The bump is there because if you EQ your speakers to sound flat in a room, it'll sound too thin. Mixing/Mastering studios, if done right, won't measure flat. They show a bit of build up below 250Hz, just like the Harman In-Room response. So if something is mixed in a room like that, your headphones should also have a similar bump in order to reproduce the tune as the engineer intended. I don't have access to the headphones you mention here, but the HD 800 S which measures flat uncompensated below 500Hz, to my ears and to the ears of my colleague here lacks about 4dB of bass at 20Hz. The lack of bass starts to show around 90Hz (check out our measurement on our website). If we can't agree on this, then we definitely don't hear the same thing, or don't listen to the same music :)

    Yes Marvey, it was a GRAS 45CA. I believe I have answered the rest of your questions earlier in this post.

    Yes! The crosstalk on open-back headphones may have a small effect on the sense of space (Soundstage based on rtings terminology), but none on tonality or other things. It's neither loud or correlated enough to make a dent.
     
    Last edited: Jun 23, 2017
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  17. samvafaei

    samvafaei Rando

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    Let me know if I've left any questions unanswered
     
  18. briskly

    briskly Friend

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    Not a sound quality concern, but a functionality one. I can't find impedance measurements of the headphones tested. Nor can I find the sensitivity. Where is that information?
     
  19. samvafaei

    samvafaei Rando

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    Thanks for the suggestion. It's on our to-do list to have a Impedance and Drivability section with all the relevant information in there. But it's not our highest priority task at the moment.
     
  20. Serious

    Serious Inquisitive Frequency Response Plot

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    Yes, it is. I meant that the crosstalk influences the tonality with speakers. Since you don't have that with headphones the tonality will still be different, even if it measures the same. So I don't think I agree that headphones should simply measure with the same FR as good speakers to sound the same. The soundfield is totally different. But the approach as to how to get to a target response doesn't really matter ... the results do. Any if I don't think a target sounds good, then it doesn't really matter why. With a different speaker target curve, like the B&K target, I would probably like the Harman target.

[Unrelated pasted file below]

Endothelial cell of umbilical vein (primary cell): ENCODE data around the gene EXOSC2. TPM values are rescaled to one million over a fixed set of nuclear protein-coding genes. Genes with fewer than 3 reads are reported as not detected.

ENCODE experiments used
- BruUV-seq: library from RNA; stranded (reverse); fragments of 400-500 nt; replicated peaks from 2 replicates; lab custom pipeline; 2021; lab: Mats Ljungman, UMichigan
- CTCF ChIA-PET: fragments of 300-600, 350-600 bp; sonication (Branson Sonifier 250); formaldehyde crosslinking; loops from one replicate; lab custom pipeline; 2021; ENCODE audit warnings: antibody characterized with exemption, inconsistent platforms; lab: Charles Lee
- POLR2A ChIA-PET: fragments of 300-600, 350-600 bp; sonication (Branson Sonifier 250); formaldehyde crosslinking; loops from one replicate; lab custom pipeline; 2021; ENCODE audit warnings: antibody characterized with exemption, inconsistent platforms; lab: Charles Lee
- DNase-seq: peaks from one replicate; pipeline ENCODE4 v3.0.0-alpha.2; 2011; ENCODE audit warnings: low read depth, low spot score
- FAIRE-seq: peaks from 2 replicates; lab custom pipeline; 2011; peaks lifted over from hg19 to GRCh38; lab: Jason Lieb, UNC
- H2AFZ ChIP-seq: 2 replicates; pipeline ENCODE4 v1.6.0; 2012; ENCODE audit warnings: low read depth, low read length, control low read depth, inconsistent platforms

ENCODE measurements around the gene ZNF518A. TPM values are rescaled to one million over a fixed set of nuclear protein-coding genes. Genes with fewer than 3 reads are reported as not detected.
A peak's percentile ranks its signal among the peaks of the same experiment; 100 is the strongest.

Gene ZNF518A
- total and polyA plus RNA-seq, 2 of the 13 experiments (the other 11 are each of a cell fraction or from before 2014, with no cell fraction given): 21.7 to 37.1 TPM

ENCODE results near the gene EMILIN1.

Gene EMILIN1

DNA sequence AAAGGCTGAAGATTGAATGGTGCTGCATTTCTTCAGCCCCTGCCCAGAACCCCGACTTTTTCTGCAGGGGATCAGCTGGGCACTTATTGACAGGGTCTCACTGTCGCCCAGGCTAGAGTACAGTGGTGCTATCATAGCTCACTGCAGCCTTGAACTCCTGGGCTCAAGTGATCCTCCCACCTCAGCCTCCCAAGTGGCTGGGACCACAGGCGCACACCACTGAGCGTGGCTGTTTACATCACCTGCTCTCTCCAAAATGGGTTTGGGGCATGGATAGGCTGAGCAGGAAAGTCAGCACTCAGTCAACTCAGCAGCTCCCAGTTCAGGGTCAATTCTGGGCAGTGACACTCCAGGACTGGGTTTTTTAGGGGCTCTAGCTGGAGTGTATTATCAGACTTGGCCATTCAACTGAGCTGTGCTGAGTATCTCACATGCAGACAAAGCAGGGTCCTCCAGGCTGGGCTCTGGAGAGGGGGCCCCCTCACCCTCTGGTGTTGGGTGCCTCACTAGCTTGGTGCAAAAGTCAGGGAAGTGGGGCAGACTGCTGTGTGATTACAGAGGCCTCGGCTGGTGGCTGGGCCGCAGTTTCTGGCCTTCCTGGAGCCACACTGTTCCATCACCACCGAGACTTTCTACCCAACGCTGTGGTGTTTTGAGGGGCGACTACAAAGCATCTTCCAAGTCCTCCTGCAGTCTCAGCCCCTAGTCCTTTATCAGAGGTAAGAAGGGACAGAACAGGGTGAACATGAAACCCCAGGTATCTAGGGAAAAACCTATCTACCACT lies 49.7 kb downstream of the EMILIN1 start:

Hmm. I know I don't want the measurements to show a bass emphasis, otherwise it'll sound too bassy. And I know I'm not the only one here who thinks so.

    If anything the Harman target adds too much bass. I don't see how the B&K curve has more bass. More energy around 300-800Hz, yes.
    Yes, if. And if it's mixed in a room with a curve similar to B&K or a general 1db/octave curve it'll sound bassy on stuff with a Harman target FR.

    Oh I don't disagree that the HD800S lacks 4 or 5db at 20Hz, maybe even more so. But I don't agree with the shape of your curve. Your graph makes it look like the whole bass is missing, while I hear a small 100Hz bump and from there on it starts to drop off. Like this: https://www.innerfidelity.com/images/SennheiserHD800S.pdf
    The HD600 and HD650 have even more of this mid-bass hump. This viewpoint is generally accepted in the headphone world, so I don't really see why Harman suddenly tries to redefine that flat bass actually means a 4db bass-hump below 200Hz. Planars generally measure as a straight line below 500Hz and they sound like it too, not like a sudden drop that starts around 200Hz.

    BTW: Using the TV with acoustic surface technology as a reference as to how speaker bass is supposed to sound like ... o_O
    The TV isn't even a good tonality reference since it's mono and speakers are stereo which influences the FR a great deal. And frankly when I heard it in some electronics store, it sounded like shit.

    Do you think your target results in a "perfect" FR or do you think it can be improved somewhere. I don't see the issue with making your own target when it sounds better to you. This is why I told you where specifically I thought your target could be improved.

    Your measurements:
    Were they both in the same position or was one microphone at the eardrum level and your mics were at the ear canal opening? I just don't see why the 5-6kHz region is so high when me and Hands get very different results with our own microphones. Where are the mics positioned? Inside the ear canal?
    Me and Hands insert the mics to be flush with the ear canal opening, as if the ear canal wasn't even there. These results IMO need no calibration to look like calibrated dummy head measurements.

    Looking at your measurements I don't get how the bass on the HD800S can measure flat. It never does, so something is weird.
    What's interesting is the big differences in the treble. I think I have measurements from 4 people and they generally looked very close, with some very small differences at 2-4kHz (differences that can be explained by slight positional changes). The treble generally followed a similar shape, but the 6kHz region was one area where the results showed big differences. Some people had 10db more at 6kHz (regardless of HD800 or HD600) than me!
    Now the question is if it's a matter of repeatability, or if people really do hear things this differently.
     
    Last edited: Jun 22, 2017